County moves slowly at roads study

A letter from a Centre Wellington resident is causing some county and local politicians to refocus again on a roads rationalization study.
Staci Barron, of Elora, told the county roads committee that Centre Well­ington or county council should work on keeping large trucks that are hauling “any type of cargo from using our residential roads … unless they have a bill of lading specifying delivery to a local address.”
Barron acknowledged that county councillor Jean Innes had told her that Metcalfe and Geddes Streets are county-con­trolled roads, and re­strictions must come from the county.
Barron argued the county’s “Road 7 was constructed for the use of through traffic and large loads yet on any given day, [residents] in Elora can tell you we have up to 30 to 70 trucks a day using our major downtown streets.”
Barron concluded, “Surely there is someone in charge, somewhere, who is motivated to help their local constituents protect their businesses, air quality, and the roads we all pay for. Not to mention the deafening noise of jakes brakes and the safety of all con­cern­ed.”
The county roads com­mit­tee has indicated it has no in­tention of banning trucks from its roads running through Elora.
That is where a roads ra­tionalization study comes in.
Wellington County has tried for one numerous times. War­den John Green said on Mon­day the last major look at swapping roads and bridges with local municipalities came in the late 1970s. He remem­bers in the early 1990s there was another attempt to consider exchanging roads, but that went nowhere.
A third attempt was made in 2003 but after the municipal elec­tion, a rationalization study was removed from the county budget in order to lower taxes. The county has now agreed to try again, but it has been slow get­ting out of the gate.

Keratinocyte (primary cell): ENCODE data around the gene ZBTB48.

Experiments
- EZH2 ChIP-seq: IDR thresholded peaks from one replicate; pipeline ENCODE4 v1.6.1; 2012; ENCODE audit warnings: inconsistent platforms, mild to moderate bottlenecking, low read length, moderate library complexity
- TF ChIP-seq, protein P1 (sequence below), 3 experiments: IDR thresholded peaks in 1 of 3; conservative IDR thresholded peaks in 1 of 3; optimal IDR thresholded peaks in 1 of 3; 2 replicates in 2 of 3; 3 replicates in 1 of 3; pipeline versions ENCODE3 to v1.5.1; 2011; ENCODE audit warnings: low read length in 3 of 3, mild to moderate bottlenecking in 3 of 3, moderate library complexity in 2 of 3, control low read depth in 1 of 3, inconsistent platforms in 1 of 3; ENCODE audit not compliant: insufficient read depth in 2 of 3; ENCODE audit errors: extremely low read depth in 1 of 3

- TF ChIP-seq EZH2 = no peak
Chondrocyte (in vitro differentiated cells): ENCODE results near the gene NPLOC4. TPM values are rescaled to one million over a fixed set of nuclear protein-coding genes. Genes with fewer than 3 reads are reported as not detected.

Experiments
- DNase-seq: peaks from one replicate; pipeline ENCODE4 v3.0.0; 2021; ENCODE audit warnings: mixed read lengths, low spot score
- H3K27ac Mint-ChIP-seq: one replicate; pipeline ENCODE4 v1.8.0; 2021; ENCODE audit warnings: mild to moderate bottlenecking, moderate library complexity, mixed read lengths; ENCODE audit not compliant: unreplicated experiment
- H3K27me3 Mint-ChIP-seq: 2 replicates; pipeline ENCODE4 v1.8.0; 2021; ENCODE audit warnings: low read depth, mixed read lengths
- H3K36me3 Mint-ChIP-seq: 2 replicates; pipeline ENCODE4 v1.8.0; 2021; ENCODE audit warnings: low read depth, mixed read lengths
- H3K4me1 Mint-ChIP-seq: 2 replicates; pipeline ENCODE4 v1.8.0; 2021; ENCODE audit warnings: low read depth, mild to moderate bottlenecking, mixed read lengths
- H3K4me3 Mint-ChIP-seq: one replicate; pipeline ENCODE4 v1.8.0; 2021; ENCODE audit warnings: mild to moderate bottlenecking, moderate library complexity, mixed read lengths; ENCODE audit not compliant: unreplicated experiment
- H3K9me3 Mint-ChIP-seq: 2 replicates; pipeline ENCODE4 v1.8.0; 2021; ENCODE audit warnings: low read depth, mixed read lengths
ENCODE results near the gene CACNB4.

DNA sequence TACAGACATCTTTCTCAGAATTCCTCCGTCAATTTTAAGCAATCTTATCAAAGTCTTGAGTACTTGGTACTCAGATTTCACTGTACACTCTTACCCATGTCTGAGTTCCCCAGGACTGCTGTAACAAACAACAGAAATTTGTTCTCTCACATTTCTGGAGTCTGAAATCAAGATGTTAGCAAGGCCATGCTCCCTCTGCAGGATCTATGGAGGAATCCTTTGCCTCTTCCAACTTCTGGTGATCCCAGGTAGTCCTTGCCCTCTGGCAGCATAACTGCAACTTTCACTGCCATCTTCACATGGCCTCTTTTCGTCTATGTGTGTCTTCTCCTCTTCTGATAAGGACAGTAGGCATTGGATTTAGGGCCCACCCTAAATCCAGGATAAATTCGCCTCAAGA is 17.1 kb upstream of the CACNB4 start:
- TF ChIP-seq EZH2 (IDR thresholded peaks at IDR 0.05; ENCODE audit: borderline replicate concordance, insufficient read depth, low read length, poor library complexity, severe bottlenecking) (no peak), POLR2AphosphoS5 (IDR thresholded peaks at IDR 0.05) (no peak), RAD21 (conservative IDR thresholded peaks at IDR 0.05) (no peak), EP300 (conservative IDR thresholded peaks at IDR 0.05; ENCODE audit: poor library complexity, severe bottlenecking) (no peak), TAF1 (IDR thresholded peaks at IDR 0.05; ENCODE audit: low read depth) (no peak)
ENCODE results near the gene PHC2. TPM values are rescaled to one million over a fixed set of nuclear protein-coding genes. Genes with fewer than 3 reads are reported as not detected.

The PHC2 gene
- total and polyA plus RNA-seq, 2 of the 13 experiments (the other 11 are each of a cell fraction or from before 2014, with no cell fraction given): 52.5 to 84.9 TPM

Green told council in Feb­ruary that he would like to have a meeting with Grey County officials before getting started, because they have completed the exercise and could help Wellington avoid some of the pitfalls in making exchan­ges.
He said there was a meeting scheduled with Grey officials, but about “four other issues came up,” which delayed the meeting.
Green said there are two key issues on which he would like to focus, the first being that any changes would have to be taxation neutral. He explained that if local municipalities take over $5-million worth of roads, the county should cut that $5-million from its roads budget, so taxpayers are not affected. If the brunt of the costs should fall on the county, then the muni­cipalities should be able to lower their spending by a simi­lar amount.
The second issue, Green said, is bridges. He said there was an unwritten philosophy that bridges on boundary roads should be the responsibility of the county. The problem is that with amalgamation, a large num­ber of the former boundary roads disappeared as boun­daries.
“There has to be evidence to the taxpayers” that they will not get hit with extra costs, Green said.
He noted that roads running through municipalities that are county owned are usually the most travelled roads.
As well, county roads are generally built to higher stan­dards in order to handle larger volumes of traffic.